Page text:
I have five other IF(AND range arguments to add. I want to figure out the absolute reference before I continue. As you can see, this is still relative. Can you help?

Warmest regards, Perry

Great article. Thanks.

Hi Jon,

I have a very large data set with over 500K lines of data. From this structured table, I created a pivot in a separate file. I wanted to use the GetPivot function, but I cannot simply replace [ABC] with a referenced cell like I would normally do with GetPivot. How can I reference the cell using this structured reference table?

=GETPIVOTDATA(“[Measures].[Sum of Sales]”,PVT!$B$5,”[SalesTable].[VLS]”,”[SalesTable].[VLS].&[ABC]”,”[SalesTable].[Month (Month)]”,”[SalesTable].[Month (Month)].&[Jan]”,”[SalesTable].[Month (Year)]”,”[SalesTable].[Month (Year)].&[2016]”,”[SalesTable].[gcn]”,”[SalesTable].[gcn].&[000780]”)

Your help is greatly appreciated!

Thanks,

Rio

Valuable info. Lucky me I found your site by accident, and I’m shocked why

this accident didn’t took place in advance! I bookmarked it.

Great information and I refer back to it when working with formulas referencing tables.

I am trying to write a COUNTIF formula that will include columns as they are added to the table but I am not having any luck with the formula expanding to include the new column added. I have tried =COUNTIF(Table2[[#All],[Column2]:[Column8]],”* C”) and =COUNTIF(Table2[[#All],”* C”) but when Column9 or 10 are added the new column is not included in the calculations. The table is set up with each team member’s name listed on a row in column1 (A) in their rotational order. As assignments are received the next member down in the rotation receives the assignment and it is entered on their row. This has thrown off how I am accustom to writing formulas for a Table. Your article Jon is the closest I can find on the internet on how to work with this problem.

Thank you Jon or anyone that can provide help.

I have the same issue and would love to know the answer!

= COUNTIF(Table1[[#Headers],[Column]]:[@Column], [@Column])

You’re ther greatest, I’ve been dealing with these problem for a long time.

Thanks from Spain

Thank you. this is very helpful.

Thanks – Learnt how to anchor table reference. Cheers !!

Thank you Jon for creating this page to clearly explain how absolute references work with Excel Tables. The Add-in was very useful bonus to me. Why doesn’t Microsoft add this to their built-in F4 capability??

Excellent thank you

thank Guru, great post!!!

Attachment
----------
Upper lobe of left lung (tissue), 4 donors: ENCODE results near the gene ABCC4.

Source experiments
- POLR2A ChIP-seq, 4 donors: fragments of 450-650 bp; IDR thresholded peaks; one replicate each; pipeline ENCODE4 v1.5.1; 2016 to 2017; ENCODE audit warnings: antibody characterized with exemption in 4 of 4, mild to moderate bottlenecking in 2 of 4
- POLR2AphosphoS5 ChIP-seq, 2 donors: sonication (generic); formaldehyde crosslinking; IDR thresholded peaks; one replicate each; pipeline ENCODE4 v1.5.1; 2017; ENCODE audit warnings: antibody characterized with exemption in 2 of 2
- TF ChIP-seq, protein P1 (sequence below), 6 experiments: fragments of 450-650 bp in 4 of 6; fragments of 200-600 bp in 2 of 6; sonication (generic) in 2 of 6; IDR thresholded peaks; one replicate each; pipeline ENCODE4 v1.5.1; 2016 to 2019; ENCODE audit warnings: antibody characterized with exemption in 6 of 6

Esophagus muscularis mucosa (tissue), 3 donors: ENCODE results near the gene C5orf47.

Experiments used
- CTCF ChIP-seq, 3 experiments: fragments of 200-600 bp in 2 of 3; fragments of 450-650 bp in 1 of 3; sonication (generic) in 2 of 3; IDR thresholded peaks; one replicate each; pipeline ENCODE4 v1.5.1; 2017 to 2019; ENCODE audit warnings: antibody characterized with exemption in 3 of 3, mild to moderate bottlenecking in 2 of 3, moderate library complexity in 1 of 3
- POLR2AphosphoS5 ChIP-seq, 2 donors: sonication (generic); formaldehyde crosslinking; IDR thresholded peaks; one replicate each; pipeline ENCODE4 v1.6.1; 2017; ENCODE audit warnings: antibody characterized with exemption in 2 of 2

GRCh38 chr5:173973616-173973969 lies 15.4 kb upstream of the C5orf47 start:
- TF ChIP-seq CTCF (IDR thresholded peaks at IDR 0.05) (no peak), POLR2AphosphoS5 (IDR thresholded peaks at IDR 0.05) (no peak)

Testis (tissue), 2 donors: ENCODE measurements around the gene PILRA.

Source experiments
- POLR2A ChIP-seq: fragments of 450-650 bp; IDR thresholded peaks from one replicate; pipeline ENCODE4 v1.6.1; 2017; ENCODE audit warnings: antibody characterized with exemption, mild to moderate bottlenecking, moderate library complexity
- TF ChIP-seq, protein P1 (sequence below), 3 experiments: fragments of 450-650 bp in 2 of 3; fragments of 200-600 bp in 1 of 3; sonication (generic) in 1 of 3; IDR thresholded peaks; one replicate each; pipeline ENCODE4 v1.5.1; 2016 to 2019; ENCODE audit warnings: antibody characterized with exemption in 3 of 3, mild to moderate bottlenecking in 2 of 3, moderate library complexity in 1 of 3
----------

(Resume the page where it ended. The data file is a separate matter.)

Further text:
This is very clever, but there is much easier way which I saw guy from Microsoft doing.

You select cell with formula and range to the right, that you want to fill in and click CTRL + R.

Wow man! it works. I also discover that if you want it down it’s CTRL + D and so on.

Thank you so much for this

Thanks a Lot Sir,

The Form of AbsoluteReferenceAddin is not wide enough to accommodate the Full Text and some part of the text remains invisible in both Contracted and expanded Form.

This is absolutely beautiful. Great explination. Had trouble when using the @symbol, but when removed the formula worked as it should!

Great explanation! Thanks

Jon, I’m getting a #Value! error when trying to use your Blog example with CONCATENATE($A2,”: “,Table_owssvr_1[@[Project Name]:[Project Name]]), which I will want to copy down. The same relative reference would be CONCATENATE($A2,”: “,$B2). Any thoughts?

I found the easiest way to make an entire table absolute is to copy 1 column and add a $ after the column letter (e.g. D$23)

Then drag the entire column across the range of columns required. Finally replace = with =$ in the new table.

Now you have an absolute reference copy of the original.

Great tip! It was very ingenious to come up with such a brilliant idea

THANK YOU!!!!! You are my GO TO hands down for all my excel issues (which are consistent and many, lol). You have a gift for explaining things.

Hello there..

I did check on the add-in.. Badly needed.. Hopefully those morons at Microsoft will get making structured references right without the need to duplicate the column name one day..

this add on however, it solved few things while causing several problems..

I have the habit of indenting my Excel formulas for better readability. The add-in did not work for me in this case. It couldn’t correctly jump to the next brackets of column names and produced an error message.

I could only use it for match functions that are not nested in other functions.

Also, for some unknown reasons, the add-in sometimes added @ beginning of any function involved with in the formula..

Thanks. It’s really helpful.